Macro extension tubes (description)

This is the first of three instalments on the comparison of three sets of macro extension tubes for MFT cameras: Macro extension tubes (description)Macro extension tubes (glare), and Macro extension tubes (lens mount).

Disclaimer: I have no connection to any of the suppliers of the items compared in this test. I bought them from different on-line sellers. Although some of the products I bought have serious design flaws I have tested only one copy of each, bought in July 2017 (Kenko), June 2017 (COMIX), October 2015 (PIXCO). The items in production at the time you read this post may be of an updated design and different quality. It is also necessary to be aware that in the case of some Chinese brands, cheap and expensive versions of an item may exist.

Neither Olympus nor Panasonic sell macro extension tubes for Micro Four Thirds lens mount. There are several third party alternatives. I have bought three of them, I will describe here my experience using or trying to use them. In eBay photographs they all look rather similar, and the three sets I bought consisted of two tubes, with lengths of 10 mm and 16 mm. As I will describe bellow, there are major differences. The sets I own are Kenko “Extension Tube Set DG for Micro 4/3” (100 € to 140 €, Kenko Tokina, Japan), COMIX CM-ME-AFMM (35 € to 55 €, Commlite, China), PIXCO “Extension Tube Set DG  for Micro 4/3” (15 € to 20 €, PIXCO, China).


The three sets of macro extension tubes.

One thing worth noting is that the set from Kenko is the only one of the three that displays the official Micro Four Thirds logo printed on the tubes and in the packaging and manual. This should ensure that the mount dimensions and placement of electrical contacts are within specifications, and the tubes widely compatible with Micro Four Thirds cameras and objectives. The body and lens/camera mounts are made of metal, and the inner surfaces are flat black, giving rise to very weak reflections. The set is rather hefty weighting 116 g. The mounts have very slight rotational play, but almost none along the lens axis.

The cheapest set, the one from PIXCO has a plastic body and metal lens/camera mounts. It is very light weight at 50 g. The inside shows an attempt to reduce reflections by means of a surface with fine ribs similar to those in the Kenko, the the surface is not as matt, giving rise to some diffuse reflections. The mounts have a bit more rotational play than in the Kenko, but no major problem with axial play. The location of electrical contacts is good enough and the rotational play small enough to make the set of tubes fully functional. However, what I dislike is that the metal used in the lens and camera mounts seems to be rather soft, and its surface rough. Mounting or dismounting a lens produces a grinding sound, which quickly results in visible mark on the lens mounts of the tubes. So, it is of rather poor quality as one could expect from its price, but is fully functional (at least under light use).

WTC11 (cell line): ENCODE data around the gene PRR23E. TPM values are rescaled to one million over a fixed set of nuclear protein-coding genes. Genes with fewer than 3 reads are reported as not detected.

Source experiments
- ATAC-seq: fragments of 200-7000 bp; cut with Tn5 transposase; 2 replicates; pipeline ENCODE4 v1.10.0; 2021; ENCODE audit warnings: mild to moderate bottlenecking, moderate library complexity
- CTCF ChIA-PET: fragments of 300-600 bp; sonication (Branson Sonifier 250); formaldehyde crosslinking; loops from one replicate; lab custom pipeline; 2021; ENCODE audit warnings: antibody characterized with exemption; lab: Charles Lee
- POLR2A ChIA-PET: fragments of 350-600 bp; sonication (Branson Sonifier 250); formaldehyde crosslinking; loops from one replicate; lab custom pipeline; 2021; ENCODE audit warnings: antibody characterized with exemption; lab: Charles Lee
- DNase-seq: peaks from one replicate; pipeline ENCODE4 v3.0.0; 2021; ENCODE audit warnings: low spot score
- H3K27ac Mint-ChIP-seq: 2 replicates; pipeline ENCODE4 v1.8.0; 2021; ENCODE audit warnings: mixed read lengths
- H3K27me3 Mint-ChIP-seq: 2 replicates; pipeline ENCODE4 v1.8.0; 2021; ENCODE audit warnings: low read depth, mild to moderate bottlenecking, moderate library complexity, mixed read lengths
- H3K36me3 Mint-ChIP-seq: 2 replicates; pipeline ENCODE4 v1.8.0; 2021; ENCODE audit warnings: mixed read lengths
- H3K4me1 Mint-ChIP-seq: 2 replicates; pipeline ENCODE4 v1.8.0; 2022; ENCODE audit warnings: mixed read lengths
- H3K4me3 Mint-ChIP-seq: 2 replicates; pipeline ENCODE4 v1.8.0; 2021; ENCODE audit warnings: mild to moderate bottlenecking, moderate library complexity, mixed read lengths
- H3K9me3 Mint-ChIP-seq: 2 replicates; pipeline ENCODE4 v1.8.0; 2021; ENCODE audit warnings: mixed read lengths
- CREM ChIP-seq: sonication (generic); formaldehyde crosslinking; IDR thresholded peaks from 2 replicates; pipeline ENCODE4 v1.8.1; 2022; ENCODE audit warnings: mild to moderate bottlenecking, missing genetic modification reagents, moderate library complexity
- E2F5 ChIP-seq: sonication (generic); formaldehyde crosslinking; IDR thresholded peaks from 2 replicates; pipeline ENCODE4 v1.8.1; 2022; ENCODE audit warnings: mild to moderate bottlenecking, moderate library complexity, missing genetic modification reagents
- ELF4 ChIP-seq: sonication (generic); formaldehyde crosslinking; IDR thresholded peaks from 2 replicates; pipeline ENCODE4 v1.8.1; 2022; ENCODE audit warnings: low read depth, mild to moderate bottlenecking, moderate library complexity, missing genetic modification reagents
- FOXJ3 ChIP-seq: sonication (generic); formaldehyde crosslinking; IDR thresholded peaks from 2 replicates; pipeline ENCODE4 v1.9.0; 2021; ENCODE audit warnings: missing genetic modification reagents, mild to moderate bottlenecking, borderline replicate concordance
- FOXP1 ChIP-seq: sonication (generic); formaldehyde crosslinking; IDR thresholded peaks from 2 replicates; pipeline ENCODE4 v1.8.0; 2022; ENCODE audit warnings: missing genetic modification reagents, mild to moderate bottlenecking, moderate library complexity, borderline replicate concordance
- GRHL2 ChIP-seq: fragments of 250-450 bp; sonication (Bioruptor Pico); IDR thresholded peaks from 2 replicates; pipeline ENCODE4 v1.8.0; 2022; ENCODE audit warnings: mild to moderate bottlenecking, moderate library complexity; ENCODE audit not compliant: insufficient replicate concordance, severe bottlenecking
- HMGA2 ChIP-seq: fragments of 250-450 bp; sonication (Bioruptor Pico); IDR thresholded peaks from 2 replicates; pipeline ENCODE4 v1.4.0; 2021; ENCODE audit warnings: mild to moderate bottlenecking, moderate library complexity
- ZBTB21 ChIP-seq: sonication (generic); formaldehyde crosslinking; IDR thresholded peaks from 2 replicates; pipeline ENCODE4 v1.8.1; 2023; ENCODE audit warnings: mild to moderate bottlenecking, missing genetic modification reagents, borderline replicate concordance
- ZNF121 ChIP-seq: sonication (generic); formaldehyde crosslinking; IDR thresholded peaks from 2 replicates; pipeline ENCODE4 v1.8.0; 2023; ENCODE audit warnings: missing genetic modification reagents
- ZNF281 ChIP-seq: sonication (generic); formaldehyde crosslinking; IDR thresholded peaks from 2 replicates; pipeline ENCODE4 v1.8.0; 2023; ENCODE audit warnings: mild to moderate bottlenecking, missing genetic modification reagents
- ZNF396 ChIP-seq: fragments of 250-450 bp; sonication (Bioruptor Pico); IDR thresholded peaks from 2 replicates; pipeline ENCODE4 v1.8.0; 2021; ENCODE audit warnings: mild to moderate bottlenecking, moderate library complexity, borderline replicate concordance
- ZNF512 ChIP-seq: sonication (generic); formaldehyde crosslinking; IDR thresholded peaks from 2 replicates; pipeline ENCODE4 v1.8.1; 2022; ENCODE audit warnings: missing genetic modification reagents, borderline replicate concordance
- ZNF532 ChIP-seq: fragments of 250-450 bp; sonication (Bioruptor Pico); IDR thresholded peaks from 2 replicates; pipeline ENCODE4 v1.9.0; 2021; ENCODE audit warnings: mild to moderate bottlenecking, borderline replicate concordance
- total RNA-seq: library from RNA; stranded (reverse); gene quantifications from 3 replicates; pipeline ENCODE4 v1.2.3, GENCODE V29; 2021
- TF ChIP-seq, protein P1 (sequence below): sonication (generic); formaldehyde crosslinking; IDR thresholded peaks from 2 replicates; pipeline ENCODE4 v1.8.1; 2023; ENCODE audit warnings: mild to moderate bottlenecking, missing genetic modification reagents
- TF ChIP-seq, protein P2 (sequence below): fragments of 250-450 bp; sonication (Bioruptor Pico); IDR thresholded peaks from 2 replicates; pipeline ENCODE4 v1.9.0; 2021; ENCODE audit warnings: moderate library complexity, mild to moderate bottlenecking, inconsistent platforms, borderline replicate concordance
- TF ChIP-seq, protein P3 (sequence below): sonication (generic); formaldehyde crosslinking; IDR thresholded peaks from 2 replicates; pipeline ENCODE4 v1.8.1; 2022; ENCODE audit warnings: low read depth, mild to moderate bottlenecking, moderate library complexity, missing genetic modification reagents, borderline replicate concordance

What could seem like a bargain, the COMIX tubes, very nicely packaged, including a nice small pouch for storage, turned out to be those of worse in use. Looked at casually they seem identical to the Kenko ones. The body of the tubes is plastic, but mounts are made from metal with a nice and smooth finish. Even the location of screws and the shape of the levers used for unlocking the mounted lens are almost the same as in the Kenko. On inspection they are light, weighting 59 g. On looking at the inside, I was surprised to see that the surface is smooth and shinny, just plain black plastic. On use, another unwelcome surprise: there is considerable rotational play together with a very important axial play. Electrical contacts do work in spite of axial play, but axial play as a result of the weight of the attached lens should cause under normal use a misalignment of the focus plane on the sensor (like in a tilt lens or a tilt adaptor). The dimensions of the mount are clearly not within reasonable tolerances and the metal springs way too weak to keep even light weight objectives in the required position and alignment. In other words, a nice looking set of tubes that is in practice non-functional.

Why is a matt black ribbed interior surface important? By changing the objective to sensor distance we project the image from further away. Consequently part of the light hits the inner walls of the tube. Reflections cause flare and can drastically decrease image contrast. Being macro extension tubes just tubes, one could think that as long as the camera and lens remain connected, the same lens using difference tubes should result in images of the same quality. This is not necessarily true, because both misalignment and  internal reflections can deteriorate image quality.


The three sets of extension tubes, from left to right, Kenko, PIXCO and COMIX. The secondary light source was behind the tubes and slightly above, to avoid artefacts a large source was used: a 27″ computer monitor. The secondary light source used to test for reflections was at a shallow angle trying to simulate possible reflections in actual use.

All illustrations, text and measurements are of my own authorship, and copyrighted.

(c) 2017 Pedro J. Aphalo


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